Neil Heinen: DMI’s 2014 Civic Agenda shows promise
The new plan ties into community discussions on race, education, homelessness and economic development
By Neil Heinen
I had lunch recently with Downtown Madison Incorporated president Susan Schmitz, which is always time well spent. She gave me a copy of DMI’s 2014 Civic Agenda hot off the press. She’s clearly proud of the direction her board has agreed on, and her enthusiasm is contagious. And it is a solid plan, a mix of visions and actions that are not just rooted in sound urban policy but distinctly Madisonian. But it was impossible for me to separate the issues DMI has identified as integral to an agenda for 2014 from the energized and necessary discussions our community is having around racial disparities, school performance, housing and homelessness, the growth of the downtown and city-wide economic development. Because any civic agenda for a city center needs to take those issues into account and, with a little reading between the lines, I think this one does.
What I don’t mean to suggest is that this is necessarily an easy fit. Any downtown plan will of course be about business growth, employment, transportation and quality of life. But here in Madison, especially now, civic goals have to include diversity and inclusiveness throughout the community, and that includes downtown.
There’s a lot of new energy downtown. While it is legitimate to debate who can afford to live in the central city and who cannot, the housing boom is driven by demand and that demand is from young professionals and retired Boomers with money, to name just a few. We Boomers are a mixed bunch. But I feel comfortable saying that I’ve witnessed in the young professionals group, especially the tech entrepreneurs who are helping give shape to a revitalized East Washington Avenue corridor, a commitment to community problem solving that is as refreshing as it is needed. I believe the answer to the lament about Madison’s predilection for talk, meetings and more talk is what appears to be the similarly generational instinct among young techies to just do it. Want to do something about the achievement gap? Invite a class to visit your startup. Want to reduce disparities in employment and income? Partner with diverse organizations to find people from different cultures to work with. Want to reduce prison disparities? Get to know the poor and homeless and show them respect and dignity and a way out.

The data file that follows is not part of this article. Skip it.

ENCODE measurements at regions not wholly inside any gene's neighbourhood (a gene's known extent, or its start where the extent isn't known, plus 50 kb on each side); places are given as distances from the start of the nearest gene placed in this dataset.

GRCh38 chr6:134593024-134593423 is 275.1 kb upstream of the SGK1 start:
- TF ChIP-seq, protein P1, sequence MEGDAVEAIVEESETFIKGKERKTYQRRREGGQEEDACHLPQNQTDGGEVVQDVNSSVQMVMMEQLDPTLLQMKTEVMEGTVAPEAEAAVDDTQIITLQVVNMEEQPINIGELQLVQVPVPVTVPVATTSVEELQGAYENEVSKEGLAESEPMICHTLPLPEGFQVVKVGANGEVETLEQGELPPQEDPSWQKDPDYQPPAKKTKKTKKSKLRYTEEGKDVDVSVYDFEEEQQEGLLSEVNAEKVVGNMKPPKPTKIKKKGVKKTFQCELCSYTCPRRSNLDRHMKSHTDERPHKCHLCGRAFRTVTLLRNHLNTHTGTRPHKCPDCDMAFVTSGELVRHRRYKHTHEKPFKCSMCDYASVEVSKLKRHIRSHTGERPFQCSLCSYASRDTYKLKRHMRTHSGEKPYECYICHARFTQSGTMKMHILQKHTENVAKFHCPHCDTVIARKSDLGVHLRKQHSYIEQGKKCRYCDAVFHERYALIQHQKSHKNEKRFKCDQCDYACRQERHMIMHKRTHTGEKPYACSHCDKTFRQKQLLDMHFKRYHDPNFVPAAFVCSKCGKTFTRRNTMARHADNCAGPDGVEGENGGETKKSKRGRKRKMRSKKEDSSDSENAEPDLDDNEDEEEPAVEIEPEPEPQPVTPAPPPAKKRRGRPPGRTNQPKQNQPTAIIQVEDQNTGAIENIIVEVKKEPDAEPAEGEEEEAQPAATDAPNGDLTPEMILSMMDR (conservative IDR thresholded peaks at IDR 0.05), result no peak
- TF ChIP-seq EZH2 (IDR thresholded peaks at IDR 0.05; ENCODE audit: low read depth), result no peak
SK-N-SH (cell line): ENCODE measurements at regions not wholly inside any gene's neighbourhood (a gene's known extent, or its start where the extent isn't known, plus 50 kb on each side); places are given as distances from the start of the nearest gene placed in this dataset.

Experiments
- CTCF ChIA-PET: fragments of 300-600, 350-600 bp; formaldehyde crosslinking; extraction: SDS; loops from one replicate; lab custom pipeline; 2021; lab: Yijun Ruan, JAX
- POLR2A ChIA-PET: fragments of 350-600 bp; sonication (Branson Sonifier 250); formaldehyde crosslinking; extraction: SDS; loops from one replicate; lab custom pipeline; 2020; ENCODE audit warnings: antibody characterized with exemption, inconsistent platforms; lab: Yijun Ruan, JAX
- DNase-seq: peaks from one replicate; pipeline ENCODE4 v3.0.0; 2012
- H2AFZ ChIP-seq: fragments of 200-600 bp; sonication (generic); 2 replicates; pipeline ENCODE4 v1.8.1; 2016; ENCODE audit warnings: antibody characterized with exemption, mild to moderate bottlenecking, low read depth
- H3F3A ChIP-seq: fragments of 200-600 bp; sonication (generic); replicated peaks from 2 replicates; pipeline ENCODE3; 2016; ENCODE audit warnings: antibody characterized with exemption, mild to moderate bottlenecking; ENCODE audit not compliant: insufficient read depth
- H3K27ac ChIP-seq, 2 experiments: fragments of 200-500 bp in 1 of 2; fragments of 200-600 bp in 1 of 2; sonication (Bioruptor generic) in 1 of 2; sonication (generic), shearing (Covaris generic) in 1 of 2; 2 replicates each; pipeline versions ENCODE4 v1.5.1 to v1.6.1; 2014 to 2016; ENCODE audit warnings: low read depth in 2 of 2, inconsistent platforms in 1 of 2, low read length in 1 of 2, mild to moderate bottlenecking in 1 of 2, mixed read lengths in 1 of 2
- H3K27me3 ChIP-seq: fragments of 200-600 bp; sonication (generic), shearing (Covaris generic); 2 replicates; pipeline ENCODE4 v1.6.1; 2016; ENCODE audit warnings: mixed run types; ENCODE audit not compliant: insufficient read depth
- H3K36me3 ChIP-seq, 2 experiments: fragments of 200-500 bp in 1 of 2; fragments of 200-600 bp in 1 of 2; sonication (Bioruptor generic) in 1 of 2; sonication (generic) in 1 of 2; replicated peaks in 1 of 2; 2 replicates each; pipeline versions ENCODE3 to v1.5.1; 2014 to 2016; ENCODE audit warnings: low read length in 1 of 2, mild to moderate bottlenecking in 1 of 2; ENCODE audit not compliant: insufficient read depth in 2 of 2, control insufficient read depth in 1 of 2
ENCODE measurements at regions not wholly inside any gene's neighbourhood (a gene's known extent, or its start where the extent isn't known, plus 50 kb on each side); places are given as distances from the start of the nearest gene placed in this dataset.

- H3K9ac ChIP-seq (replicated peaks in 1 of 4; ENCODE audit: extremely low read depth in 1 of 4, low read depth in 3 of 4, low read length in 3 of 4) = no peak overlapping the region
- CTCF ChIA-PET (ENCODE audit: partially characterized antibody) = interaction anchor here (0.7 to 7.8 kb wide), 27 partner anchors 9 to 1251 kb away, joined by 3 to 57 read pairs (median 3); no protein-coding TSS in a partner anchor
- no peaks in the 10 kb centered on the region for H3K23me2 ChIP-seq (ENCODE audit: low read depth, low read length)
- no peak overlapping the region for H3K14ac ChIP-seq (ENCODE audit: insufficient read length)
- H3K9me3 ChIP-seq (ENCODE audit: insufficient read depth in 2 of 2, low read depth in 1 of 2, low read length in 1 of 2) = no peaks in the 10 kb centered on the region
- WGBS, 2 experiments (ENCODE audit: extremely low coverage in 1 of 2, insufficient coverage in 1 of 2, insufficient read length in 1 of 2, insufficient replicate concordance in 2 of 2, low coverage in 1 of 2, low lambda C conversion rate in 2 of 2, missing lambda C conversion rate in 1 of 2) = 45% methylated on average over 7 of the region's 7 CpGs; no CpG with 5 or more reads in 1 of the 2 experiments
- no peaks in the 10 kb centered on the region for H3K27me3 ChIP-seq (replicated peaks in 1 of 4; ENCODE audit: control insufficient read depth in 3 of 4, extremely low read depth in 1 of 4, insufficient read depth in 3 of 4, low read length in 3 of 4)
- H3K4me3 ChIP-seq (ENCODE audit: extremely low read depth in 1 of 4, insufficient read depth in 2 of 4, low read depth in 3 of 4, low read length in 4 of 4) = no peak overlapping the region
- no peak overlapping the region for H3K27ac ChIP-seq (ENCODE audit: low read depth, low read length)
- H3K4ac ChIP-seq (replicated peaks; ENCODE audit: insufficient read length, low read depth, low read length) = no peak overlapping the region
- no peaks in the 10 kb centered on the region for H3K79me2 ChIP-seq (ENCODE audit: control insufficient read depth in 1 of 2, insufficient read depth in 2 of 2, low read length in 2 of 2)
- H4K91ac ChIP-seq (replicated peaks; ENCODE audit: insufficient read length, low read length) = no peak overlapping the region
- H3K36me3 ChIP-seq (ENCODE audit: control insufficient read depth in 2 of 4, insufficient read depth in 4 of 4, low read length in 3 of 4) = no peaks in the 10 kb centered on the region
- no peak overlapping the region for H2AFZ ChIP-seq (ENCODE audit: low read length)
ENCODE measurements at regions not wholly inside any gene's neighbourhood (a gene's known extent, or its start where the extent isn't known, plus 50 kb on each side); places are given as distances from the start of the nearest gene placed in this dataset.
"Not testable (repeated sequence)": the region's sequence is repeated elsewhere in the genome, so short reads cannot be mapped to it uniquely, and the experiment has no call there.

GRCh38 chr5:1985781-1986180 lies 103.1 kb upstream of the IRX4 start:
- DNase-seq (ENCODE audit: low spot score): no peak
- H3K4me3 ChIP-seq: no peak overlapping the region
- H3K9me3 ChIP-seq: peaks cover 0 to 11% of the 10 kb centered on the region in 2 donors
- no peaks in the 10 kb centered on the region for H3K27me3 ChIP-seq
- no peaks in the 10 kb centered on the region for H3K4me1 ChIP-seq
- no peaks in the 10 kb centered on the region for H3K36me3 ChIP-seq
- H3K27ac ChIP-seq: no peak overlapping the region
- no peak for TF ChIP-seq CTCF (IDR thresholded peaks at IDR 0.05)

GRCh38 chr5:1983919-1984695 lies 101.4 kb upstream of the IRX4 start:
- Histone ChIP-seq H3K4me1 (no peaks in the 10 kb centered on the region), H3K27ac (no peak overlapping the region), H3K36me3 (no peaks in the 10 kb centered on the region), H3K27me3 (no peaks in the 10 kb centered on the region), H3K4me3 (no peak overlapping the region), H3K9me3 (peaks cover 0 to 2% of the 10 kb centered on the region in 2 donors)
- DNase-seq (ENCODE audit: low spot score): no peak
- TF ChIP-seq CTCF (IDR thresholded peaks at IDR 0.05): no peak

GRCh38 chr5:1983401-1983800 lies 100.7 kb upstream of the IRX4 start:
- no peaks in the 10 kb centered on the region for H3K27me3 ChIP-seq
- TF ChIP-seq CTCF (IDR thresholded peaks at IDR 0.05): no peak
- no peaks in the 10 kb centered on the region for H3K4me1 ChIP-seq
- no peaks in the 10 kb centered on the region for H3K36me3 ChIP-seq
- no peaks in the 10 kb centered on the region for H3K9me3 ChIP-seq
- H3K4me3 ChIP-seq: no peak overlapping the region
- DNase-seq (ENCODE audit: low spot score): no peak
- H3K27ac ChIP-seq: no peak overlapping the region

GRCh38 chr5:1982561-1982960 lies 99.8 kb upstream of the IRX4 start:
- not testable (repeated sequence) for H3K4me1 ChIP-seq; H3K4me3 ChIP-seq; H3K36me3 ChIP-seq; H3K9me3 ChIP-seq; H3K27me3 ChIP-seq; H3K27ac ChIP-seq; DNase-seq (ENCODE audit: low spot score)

Here’s the point: DMI’s 2014 Civic Agenda is an invitation to that kind of engagement in a blueprint of growing the tax base, addressing public safety, transportation and parking, improving city policies, and emphasizing the arts, our world-class university and our physical assets. Specific action steps include supporting primary and secondary education, supporting quality childcare and addressing the homeless challenges in downtown Madison.
But here’s the kicker. As we talked, Schmitz lavished praise on employees in city departments like planning, transportation and development. Think about that for a minute. How often do you hear of businesspeople and government employees working together effectively and with mutual respect? “The high quality of city staff is a constant in our community,” says Schmitz. “They are committed, experienced, smart and comfortable working with the private sector.”
Madison’s downtown plays a pretty important role, perhaps the most important role, in the Madison of the future. Neither City Hall nor downtown businesses can pull that load alone. The most encouraging aspect of DMI’s 2014 Civic Agenda is Schmitz’s contention the city and the downtown business community are on the same page. Talk about best places to work.
Neil P. Heinen is editorial director of Madison Magazine.
Find more of his columns here.